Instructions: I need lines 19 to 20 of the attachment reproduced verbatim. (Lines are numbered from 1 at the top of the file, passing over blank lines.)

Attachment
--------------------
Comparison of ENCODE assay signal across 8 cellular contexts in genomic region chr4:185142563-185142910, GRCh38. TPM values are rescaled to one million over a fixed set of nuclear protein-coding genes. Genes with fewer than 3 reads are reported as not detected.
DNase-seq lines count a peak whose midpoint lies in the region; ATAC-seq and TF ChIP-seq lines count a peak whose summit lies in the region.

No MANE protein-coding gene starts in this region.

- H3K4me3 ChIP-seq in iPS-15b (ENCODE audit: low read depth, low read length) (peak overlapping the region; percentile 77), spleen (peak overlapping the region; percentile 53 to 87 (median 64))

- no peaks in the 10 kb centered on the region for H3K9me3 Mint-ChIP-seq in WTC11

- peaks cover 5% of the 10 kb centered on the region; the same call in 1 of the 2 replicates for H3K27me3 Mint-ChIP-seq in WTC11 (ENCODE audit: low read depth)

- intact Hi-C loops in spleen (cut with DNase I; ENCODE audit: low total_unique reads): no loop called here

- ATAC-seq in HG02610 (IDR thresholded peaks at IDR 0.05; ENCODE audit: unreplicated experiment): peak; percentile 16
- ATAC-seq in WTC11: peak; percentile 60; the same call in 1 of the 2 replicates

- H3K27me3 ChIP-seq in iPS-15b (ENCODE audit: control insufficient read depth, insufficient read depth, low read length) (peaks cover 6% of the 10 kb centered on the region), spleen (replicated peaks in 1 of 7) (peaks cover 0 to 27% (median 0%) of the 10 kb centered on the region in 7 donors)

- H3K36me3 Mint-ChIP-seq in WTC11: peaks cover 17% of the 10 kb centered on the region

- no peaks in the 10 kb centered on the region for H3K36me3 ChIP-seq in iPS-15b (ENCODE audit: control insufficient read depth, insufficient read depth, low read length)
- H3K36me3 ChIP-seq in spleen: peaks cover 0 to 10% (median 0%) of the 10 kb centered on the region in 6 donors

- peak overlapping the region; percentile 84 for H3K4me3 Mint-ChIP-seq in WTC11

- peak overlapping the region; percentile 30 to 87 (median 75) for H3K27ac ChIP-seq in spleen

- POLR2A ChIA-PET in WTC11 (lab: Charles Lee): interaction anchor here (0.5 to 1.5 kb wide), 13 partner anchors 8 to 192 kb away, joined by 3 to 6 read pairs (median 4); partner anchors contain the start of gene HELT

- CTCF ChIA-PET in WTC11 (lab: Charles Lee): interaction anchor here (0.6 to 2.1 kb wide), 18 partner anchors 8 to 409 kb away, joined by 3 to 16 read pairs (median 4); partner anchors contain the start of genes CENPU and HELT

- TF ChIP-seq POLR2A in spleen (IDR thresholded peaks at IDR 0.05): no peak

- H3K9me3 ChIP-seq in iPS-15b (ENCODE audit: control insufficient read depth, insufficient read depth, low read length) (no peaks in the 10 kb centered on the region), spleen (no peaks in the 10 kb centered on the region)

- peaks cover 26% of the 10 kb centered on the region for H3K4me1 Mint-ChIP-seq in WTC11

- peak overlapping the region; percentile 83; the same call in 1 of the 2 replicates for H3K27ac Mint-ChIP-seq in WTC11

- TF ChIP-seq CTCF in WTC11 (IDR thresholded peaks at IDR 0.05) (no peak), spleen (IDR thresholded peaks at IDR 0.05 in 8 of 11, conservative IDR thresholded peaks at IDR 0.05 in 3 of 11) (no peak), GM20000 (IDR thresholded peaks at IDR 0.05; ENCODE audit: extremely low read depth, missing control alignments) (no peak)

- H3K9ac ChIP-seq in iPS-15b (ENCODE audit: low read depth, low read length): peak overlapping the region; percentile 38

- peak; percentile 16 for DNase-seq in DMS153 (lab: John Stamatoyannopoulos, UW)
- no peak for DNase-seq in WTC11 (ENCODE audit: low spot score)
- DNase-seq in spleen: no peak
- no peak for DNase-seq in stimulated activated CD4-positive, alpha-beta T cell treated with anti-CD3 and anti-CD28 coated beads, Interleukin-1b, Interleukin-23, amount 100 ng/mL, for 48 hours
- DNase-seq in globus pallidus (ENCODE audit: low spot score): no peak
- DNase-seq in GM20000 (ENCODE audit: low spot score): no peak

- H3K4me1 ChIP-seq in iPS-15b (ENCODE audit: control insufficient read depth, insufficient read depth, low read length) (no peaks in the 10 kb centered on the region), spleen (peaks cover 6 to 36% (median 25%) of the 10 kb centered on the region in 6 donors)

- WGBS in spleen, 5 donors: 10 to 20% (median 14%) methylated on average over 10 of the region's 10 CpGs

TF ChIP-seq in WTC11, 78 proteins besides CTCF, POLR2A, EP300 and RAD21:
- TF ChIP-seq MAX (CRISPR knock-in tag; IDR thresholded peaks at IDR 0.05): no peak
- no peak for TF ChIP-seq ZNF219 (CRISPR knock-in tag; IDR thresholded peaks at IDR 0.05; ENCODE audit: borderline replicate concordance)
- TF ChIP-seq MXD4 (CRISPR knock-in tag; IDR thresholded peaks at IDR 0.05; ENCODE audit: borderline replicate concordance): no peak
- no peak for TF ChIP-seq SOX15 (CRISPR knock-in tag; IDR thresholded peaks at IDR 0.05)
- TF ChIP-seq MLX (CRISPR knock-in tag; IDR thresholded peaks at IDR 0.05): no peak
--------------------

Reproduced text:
- H3K9me3 ChIP-seq in iPS-15b (ENCODE audit: control insufficient read depth, insufficient read depth, low read length) (no peaks in the 10 kb centered on the region), spleen (no peaks in the 10 kb centered on the region)

- peaks cover 26% of the 10 kb centered on the region for H3K4me1 Mint-ChIP-seq in WTC11